Project Management

Transformational Leadership and Organizational Change Management

Dr. Anderson is a Forbes School of Business and Technology professor with over 20 years of experience in executive leadership and business. She has conducted hundreds of seminars and training sessions and has been featured on NBC, CBS, Fox, The Wall Street Journal’s Market Watch, Authority Magazine, and more. Dr. Anderson is a Certified Change Practitioner and holds an MBA in Management Information Systems and International Business and a Doctorate in Transformational Leadership.

Contrary to common opinion, organizational change management (OCM) is not simply a soft skill that involves conducting training. It is measurable, tangible, structured and repeatable. It is also a method to engage each individual, resulting in collective change for the organization.

Change initiatives occupy an ecosystem that requires the construction of several strategies: stakeholder analysis/management, leader/sponsor, communication, resistance, coaching, training or knowledge transfer, and reinforcement or support. I currently lead OCM initiatives for several organizations undergoing digital transformation.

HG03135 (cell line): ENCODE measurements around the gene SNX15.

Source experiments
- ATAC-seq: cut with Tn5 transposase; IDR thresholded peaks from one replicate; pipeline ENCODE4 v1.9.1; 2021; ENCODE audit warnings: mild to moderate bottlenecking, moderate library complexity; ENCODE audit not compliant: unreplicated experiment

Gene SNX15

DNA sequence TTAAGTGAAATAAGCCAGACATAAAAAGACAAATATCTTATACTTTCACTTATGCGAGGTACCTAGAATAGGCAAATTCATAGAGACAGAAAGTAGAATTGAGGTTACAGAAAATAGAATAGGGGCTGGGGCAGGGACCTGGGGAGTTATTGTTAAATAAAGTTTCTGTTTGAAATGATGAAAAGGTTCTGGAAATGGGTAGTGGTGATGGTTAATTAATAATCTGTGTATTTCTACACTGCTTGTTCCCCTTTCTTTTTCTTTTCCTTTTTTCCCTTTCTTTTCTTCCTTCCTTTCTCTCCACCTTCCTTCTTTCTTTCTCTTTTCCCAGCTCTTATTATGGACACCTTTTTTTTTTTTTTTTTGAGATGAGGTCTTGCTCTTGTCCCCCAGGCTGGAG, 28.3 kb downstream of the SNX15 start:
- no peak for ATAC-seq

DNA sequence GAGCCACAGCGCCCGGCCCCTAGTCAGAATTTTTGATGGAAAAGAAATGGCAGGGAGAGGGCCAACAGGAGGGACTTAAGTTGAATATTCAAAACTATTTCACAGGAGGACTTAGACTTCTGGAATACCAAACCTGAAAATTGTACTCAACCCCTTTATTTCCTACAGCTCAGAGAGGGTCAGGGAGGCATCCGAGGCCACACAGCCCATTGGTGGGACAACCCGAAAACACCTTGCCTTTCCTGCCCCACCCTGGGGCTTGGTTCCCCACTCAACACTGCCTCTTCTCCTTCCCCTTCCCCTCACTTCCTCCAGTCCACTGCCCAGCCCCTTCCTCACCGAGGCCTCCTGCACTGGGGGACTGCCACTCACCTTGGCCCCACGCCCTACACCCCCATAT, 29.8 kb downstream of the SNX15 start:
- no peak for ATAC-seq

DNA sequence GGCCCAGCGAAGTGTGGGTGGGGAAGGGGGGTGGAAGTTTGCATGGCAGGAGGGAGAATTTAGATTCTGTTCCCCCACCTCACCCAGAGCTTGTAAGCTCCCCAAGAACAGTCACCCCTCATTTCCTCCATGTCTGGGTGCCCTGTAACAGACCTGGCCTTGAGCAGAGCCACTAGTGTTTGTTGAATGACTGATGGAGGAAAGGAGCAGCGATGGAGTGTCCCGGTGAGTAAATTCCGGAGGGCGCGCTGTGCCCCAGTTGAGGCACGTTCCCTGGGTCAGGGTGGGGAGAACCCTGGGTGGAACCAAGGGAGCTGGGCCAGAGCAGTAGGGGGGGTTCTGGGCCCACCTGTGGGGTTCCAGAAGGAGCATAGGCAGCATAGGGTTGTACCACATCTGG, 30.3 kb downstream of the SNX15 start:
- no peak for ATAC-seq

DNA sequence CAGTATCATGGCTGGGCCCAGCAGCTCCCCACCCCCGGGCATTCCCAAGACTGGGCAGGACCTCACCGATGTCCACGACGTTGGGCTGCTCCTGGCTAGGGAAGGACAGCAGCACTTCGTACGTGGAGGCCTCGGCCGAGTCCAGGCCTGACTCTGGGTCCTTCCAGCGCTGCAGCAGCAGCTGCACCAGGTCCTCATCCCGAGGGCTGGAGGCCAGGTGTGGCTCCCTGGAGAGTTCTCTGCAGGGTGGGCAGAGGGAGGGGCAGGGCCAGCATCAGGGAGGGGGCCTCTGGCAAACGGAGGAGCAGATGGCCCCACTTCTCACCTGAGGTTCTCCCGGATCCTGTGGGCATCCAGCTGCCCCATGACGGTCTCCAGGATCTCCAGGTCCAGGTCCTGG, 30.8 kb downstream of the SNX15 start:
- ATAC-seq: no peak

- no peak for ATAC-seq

Making the business case for the transformation is easier than making the subjective “What’s in it for me?” (WIIFM) case. Internal stakeholders usually ask, “What does this mean for my job? Are the computers going to take over? Are you going to automate my job?” The prospect of change usually instills emotions such as shock, frustration, defiance and resentment—so leaders need to be communicating in that social space, alleviating fear and uncertainty.

Stakeholders view proposed changes through their weltanschauung (beliefs, perceptive filters). There is a positive correlation between Maslow’s hierarchy of needs and stakeholders’ level of engagement in the change. OCM activities usually affect the esteem and self-…


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"The whole problem with the world is that fools and fanatics are always so certain of themselves, but wiser people so full of doubts."

- Bertrand Russell

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